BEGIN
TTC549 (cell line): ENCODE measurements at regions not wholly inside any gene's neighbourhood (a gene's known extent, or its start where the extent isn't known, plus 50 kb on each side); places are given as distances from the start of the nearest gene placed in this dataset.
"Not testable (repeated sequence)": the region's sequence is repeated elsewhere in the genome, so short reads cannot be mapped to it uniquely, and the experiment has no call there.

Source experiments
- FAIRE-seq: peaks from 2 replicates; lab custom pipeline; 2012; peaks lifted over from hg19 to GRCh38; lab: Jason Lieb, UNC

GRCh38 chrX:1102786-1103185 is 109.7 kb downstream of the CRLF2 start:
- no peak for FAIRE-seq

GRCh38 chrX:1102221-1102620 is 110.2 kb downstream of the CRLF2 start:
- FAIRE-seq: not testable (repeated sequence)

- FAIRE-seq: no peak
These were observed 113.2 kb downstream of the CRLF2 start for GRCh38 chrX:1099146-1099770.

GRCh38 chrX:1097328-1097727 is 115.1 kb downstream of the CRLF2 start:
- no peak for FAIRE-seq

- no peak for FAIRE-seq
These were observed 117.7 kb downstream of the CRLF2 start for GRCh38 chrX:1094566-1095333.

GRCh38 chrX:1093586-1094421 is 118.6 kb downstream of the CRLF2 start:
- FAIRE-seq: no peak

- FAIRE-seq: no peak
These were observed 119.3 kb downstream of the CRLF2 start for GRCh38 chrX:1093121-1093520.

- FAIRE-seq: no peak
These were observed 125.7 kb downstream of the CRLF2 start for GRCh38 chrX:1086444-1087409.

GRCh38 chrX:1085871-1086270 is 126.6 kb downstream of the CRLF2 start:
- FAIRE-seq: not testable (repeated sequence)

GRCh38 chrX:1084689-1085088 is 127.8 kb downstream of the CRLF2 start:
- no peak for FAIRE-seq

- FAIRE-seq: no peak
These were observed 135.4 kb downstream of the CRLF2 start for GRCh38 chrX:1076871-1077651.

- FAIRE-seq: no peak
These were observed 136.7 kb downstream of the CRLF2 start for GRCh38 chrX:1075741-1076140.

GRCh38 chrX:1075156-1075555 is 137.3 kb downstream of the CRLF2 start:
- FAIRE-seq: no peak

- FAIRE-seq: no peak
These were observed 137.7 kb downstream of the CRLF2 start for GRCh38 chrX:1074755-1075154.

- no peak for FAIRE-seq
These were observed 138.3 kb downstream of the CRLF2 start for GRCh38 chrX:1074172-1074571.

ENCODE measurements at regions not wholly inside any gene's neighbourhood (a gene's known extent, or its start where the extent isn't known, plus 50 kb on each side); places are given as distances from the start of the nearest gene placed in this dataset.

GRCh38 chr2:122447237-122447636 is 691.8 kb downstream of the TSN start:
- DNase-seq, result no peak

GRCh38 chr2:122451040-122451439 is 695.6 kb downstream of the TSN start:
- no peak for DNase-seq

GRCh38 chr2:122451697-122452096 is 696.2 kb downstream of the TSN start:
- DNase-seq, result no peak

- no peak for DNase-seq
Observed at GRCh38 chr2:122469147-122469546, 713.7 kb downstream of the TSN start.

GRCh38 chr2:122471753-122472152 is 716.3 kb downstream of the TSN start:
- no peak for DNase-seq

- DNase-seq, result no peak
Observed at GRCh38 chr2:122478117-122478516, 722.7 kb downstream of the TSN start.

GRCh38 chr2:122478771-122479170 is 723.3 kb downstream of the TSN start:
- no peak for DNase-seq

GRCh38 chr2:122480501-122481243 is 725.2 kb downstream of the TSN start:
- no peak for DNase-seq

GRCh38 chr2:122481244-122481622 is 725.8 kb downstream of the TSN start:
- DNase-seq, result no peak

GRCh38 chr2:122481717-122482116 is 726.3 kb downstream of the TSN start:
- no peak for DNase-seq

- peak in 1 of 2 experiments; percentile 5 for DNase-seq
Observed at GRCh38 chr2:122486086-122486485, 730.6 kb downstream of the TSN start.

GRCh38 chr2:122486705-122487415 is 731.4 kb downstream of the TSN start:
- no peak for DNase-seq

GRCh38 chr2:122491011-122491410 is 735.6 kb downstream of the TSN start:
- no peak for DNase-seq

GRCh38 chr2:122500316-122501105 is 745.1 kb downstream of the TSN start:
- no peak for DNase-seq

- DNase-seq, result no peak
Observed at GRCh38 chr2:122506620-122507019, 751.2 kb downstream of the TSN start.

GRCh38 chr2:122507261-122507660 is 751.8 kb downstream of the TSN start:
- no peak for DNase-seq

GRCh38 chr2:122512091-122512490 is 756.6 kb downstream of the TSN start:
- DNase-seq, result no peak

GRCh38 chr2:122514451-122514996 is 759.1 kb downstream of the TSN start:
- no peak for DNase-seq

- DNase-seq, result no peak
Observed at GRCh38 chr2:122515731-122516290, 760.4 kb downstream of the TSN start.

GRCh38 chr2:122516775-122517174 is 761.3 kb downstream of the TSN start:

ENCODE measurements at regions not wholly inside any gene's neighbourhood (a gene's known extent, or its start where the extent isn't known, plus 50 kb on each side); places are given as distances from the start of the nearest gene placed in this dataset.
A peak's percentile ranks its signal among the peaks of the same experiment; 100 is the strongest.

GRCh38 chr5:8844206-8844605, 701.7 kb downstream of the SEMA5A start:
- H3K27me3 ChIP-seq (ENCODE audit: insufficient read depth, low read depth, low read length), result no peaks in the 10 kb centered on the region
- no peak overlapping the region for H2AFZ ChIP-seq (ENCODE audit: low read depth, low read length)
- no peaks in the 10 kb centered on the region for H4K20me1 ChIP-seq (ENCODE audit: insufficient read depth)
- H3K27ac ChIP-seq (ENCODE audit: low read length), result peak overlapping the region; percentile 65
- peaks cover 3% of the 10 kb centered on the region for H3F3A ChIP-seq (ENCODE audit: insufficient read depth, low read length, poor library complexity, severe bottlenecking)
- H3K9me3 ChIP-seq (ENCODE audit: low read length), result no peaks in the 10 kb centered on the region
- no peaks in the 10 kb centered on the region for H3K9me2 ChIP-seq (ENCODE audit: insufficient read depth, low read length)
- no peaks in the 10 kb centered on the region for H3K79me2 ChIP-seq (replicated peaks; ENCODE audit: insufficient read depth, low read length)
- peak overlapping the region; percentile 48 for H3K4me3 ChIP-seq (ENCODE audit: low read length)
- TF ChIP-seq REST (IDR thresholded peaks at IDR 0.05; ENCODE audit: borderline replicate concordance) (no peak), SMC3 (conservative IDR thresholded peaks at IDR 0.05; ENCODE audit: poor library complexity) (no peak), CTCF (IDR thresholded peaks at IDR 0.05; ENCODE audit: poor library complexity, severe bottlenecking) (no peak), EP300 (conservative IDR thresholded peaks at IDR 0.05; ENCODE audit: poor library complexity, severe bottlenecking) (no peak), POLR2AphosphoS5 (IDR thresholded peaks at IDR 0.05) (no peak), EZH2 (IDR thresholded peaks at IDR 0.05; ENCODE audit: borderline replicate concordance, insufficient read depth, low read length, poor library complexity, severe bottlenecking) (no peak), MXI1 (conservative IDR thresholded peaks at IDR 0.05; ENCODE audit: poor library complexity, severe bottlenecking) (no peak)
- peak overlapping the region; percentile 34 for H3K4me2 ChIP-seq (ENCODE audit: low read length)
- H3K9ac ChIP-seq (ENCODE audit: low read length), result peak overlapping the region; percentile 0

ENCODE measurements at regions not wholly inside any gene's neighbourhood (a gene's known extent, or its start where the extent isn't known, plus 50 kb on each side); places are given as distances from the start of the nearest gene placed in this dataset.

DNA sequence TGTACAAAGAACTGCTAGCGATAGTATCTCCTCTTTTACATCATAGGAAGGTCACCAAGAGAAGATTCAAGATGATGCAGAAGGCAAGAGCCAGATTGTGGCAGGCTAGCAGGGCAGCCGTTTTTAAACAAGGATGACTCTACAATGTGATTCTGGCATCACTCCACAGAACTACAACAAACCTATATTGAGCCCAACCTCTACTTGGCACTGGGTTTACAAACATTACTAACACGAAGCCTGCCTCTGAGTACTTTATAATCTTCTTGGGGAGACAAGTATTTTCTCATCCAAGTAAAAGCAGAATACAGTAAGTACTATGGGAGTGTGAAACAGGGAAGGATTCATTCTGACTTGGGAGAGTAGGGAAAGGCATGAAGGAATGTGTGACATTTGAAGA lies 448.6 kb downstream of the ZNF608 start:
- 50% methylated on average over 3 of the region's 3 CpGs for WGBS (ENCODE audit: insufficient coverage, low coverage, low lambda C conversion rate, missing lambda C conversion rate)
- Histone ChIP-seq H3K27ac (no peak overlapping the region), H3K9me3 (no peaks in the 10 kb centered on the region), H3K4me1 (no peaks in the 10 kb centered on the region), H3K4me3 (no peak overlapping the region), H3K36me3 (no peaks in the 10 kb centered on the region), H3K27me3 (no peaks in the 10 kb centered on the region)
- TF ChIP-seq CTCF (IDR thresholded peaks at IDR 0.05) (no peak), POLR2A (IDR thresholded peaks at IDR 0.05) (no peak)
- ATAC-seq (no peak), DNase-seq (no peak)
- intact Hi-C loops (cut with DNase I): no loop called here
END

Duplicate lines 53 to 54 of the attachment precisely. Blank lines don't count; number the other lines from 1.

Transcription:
- DNase-seq, result no peak

GRCh38 chr2:122481717-122482116 is 726.3 kb downstream of the TSN start: